Mr. Abe has presented the package as an unavoidable response to new threats facing Japan, in particular the growing military power of China. He seized on the murder of two Japanese hostages by the Islamic State militant group in January as an example of why Japan needs to loosen restrictions on its military.
TOKYO — Jonathan Soble reports: Defying broad public opposition and large demonstrations, Prime Minister Shinzo Abe won a crucial vote in Parliament on Thursday for legislation that would give Japan’s military limited powers to fight in foreign conflicts for the first time since World War II.
“The vote was the culmination of months of contentious debate in a society that has long embraced pacifism to atone for wartime aggression.”
Mr. Abe’s party and its allies in the lower house of Parliament approved the package of 11 security-related bills after opposition lawmakers walked out in protest and as demonstrators chanted noisily outside, despite a gathering typhoon. The upper chamber, which Mr. Abe’s coalition also controls, is all but certain to endorse the legislation as well.
“These laws are absolutely necessary because the security situation surrounding Japan is growing more severe.”
— Prime Minister Shinzo Abe
The vote was the culmination of months of contentious debate in a society that has long embraced pacifism to atone for wartime aggression. It was a significant victory for Mr. Abe, a conservative politician who has devoted his career to moving Japan beyond guilt over its militarist past and toward his vision of a “normal country” with a larger role in global affairs.
“Critics, including a majority of Japanese constitutional specialists, say it violates the country’s postwar charter, which renounces war. But the legislation is supported by the United States, Japan’s wartime foe turned ally and protector, which has welcomed a larger role for Tokyo in regional security as a counterweight to a more assertive China.”
Mr. Abe has pressed this agenda, though, against the wishes of much of the Japanese public, and his moves have generated unease across Asia, especially in countries it once occupied and where its troops committed atrocities. Final passage of the bills would represent a break from the strictly defensive stance maintained by the Japanese military in the decades since the war.
“We solemnly urge the Japanese side to draw hard lessons from history, stick to the path of peaceful development, respect the major security concerns of its Asian neighbors, and refrain from jeopardizing China’s sovereignty and security interests or crippling regional peace and stability.”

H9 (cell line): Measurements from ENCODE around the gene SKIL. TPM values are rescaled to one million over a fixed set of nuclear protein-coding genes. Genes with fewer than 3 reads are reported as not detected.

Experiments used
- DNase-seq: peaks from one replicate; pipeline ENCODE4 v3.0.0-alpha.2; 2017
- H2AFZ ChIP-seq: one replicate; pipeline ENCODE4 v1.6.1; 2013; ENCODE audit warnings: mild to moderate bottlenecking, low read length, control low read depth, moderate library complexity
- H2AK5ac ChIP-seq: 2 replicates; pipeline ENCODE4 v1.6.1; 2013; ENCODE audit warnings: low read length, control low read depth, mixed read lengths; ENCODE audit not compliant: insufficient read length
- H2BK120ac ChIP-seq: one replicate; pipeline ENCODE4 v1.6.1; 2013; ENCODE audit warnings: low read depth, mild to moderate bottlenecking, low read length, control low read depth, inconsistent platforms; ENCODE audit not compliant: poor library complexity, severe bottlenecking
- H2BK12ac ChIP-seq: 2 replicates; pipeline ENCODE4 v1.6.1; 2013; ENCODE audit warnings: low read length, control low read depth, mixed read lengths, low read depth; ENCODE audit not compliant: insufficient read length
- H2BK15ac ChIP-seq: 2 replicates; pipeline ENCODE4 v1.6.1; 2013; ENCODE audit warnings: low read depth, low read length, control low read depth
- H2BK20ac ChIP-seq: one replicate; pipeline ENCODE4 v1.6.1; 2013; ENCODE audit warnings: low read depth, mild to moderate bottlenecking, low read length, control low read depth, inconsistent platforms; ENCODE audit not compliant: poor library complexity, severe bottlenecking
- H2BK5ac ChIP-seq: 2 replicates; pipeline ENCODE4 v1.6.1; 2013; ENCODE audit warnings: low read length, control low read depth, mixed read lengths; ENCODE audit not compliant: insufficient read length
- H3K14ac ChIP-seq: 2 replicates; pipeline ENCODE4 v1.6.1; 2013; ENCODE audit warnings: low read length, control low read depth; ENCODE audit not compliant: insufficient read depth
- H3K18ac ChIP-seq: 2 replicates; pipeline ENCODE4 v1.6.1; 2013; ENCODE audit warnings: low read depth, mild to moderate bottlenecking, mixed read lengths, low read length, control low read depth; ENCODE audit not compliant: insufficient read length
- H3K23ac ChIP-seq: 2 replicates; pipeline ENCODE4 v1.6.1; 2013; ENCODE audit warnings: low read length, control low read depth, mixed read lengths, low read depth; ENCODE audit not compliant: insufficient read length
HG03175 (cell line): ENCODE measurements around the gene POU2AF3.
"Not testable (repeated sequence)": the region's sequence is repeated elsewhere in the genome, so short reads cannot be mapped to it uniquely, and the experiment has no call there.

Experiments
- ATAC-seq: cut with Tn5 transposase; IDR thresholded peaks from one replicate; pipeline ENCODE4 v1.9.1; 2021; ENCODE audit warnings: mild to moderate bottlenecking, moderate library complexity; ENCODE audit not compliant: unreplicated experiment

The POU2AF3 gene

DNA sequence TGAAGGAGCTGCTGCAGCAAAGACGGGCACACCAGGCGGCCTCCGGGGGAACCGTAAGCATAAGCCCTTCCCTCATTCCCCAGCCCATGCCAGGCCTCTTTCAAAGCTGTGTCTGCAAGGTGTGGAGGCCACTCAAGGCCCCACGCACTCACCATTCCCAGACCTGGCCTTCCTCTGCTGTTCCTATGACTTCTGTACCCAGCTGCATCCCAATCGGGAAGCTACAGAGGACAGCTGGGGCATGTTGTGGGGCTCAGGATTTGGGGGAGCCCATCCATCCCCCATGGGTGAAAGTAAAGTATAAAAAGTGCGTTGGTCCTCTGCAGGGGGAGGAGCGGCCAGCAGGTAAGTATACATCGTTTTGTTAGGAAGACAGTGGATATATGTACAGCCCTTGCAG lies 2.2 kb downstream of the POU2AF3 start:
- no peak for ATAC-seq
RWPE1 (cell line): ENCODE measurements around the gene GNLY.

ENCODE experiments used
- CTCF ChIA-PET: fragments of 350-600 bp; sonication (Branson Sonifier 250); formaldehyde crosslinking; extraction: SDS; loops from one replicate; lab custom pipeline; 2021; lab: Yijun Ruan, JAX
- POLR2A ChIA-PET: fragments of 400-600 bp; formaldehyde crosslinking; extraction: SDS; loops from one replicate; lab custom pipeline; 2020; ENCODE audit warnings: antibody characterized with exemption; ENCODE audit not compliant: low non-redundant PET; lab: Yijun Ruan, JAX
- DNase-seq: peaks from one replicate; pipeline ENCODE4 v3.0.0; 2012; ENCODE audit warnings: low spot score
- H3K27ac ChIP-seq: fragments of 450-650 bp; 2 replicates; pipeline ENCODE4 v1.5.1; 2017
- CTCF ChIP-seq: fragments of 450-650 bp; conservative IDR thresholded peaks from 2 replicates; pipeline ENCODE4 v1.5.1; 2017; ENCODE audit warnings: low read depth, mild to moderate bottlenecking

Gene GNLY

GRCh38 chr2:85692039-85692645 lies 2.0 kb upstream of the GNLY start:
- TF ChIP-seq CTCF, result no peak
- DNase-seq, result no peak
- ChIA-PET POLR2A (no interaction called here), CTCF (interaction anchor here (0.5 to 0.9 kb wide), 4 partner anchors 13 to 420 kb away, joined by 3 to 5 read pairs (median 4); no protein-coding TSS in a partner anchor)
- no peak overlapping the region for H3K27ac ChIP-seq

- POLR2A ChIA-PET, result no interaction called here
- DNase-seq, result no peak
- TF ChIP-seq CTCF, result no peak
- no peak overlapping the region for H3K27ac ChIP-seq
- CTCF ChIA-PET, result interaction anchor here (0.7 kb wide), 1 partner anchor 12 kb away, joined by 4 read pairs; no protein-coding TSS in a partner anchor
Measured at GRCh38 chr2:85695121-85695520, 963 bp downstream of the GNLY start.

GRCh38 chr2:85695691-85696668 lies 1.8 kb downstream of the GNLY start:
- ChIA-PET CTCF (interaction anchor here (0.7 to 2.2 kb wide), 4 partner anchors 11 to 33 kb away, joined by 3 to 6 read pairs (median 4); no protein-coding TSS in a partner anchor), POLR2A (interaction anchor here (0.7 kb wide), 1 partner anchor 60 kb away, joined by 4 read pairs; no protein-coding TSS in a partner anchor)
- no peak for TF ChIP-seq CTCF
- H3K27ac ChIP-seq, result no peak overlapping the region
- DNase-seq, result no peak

— Hua Chunying, a Foreign Ministry spokeswoman, condemning the package
Critics, including a majority of Japanese constitutional specialists, say it violates the country’s postwar charter, which renounces war. But the legislation is supported by the United States, Japan’s wartime foe turned ally and protector, which has welcomed a larger role for Tokyo in regional security as a counterweight to a more assertive China.
Mr. Abe has spent considerable political capital pushing the bills through. Voters oppose them by a ratio of roughly two to one, according to numerous surveys, and the government’s support ratings, which were once high, fell to around 40 percent in several polls taken this month.
Mr. Abe has presented the package as an unavoidable response to new threats facing Japan, in particular the growing military power of China. He seized on the murder of two Japanese hostages by the Islamic State militant group in January as an example of why Japan needs to loosen restrictions on its military, suggesting that the military might have rescued them if it had been free to act. Read the rest of this entry »
Thousands of Japanese rallied Sunday in protest at plans by Prime Minister Shinzo Abe to bolster the role and scope of the pacifist nation’s military
The protest which surrounded the Diet building was held as the nationalist premier tries to force through parliament a set of controversial bills making the changes.
The bills are a pet project of Abe, who says Japan can no longer shy away from its responsibility to help safeguard regional stability, and must step out from under the security umbrella provided by the United States.
The draft legislation would broaden the remit of Japan’s well-equipped and well-trained armed forces.